4. Customer convergence has arrived: All mediums are converging. Appointment TV is dead. The customer dictates the content they want to consume, across multiple mediums, the times they want it.  On-demand mediums will challenge the marketer as consumers move swiftly between tablets to smartphone to television. The new ways of targeting customers across multiple-platforms now allows the marketer more long-tail opportunities that will augment and support traditional mass targeting.

5. Customer experience mandates an always-on presence: A more informed customer expects consumers today an optimal experience that “allows them to shop and receive their purchases where they want, when they want and how they want.” This means providing the ‘continuous experience’ across brands, devices and format: mobile internet devices, computers, brick-and-mortar, television, radio, direct mail, catalog etc. Today’s marketer is channel-agnostic and is aware of sites, platforms and channels the customer is researching, eliciting recommendations, price-comparing and ultimately, buying.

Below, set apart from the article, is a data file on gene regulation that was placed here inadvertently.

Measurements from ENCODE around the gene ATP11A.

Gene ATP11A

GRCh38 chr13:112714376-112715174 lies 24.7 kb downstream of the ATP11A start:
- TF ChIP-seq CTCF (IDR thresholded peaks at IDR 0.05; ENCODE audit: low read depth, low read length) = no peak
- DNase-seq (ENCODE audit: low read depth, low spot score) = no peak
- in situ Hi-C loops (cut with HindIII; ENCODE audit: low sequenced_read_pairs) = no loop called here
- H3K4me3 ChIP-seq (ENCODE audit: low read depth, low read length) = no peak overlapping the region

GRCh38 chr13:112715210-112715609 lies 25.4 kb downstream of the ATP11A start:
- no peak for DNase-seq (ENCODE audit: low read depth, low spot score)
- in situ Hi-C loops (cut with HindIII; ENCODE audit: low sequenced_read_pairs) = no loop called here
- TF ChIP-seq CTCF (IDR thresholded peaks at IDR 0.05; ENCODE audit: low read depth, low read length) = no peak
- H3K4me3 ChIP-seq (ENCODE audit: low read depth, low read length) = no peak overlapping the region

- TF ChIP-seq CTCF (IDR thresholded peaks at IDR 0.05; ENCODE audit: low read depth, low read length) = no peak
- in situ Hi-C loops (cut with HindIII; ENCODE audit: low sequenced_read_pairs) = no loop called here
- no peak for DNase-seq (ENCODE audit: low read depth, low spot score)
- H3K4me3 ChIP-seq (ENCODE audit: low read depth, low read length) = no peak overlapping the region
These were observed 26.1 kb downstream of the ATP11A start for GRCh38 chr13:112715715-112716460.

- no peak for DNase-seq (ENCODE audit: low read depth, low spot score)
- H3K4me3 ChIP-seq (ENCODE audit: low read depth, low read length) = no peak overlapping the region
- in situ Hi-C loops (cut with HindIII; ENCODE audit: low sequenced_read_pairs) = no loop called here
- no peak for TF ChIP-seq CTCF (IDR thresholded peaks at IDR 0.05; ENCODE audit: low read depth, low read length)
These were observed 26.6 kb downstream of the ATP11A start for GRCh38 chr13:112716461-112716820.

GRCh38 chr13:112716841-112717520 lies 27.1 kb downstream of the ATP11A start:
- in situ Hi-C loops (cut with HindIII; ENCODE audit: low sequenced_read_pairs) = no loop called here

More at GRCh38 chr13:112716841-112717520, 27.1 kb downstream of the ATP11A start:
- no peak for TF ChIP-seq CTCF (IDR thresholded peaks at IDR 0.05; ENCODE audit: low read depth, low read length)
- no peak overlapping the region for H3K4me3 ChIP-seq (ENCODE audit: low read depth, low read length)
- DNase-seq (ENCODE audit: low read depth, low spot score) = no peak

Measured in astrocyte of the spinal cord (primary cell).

6. Sustainability, not campaigns: The value of social media as an open channel two-way conversations now provides brands with the ability to not only build relationships, but benefit from the effort and commitment to nurture customer relationships through these channels. Word of Mouth and Advocacy are strong indicators of brands doing it right. The value of organic traffic that results from content value, social consistency and customer-commitment, will surpass the more costly campaign-driven ad-buys and promotions.

7. Social cannot be outsourced: Agencies will never be able to truly be able to build effective community management services. This function needs to live within the organization. Customer relationships with brands cannot be fostered via surrogate means, and then adopted into the organization. Only employees within the organization, with the proper knowledge and solutions, can effectively troubleshoot customer complaints and provide the right responses in the expected timeframe. An emerging discipline in community /customer relationship management will be critical to gauge the pulse of the community and to bridge the gap with the organization.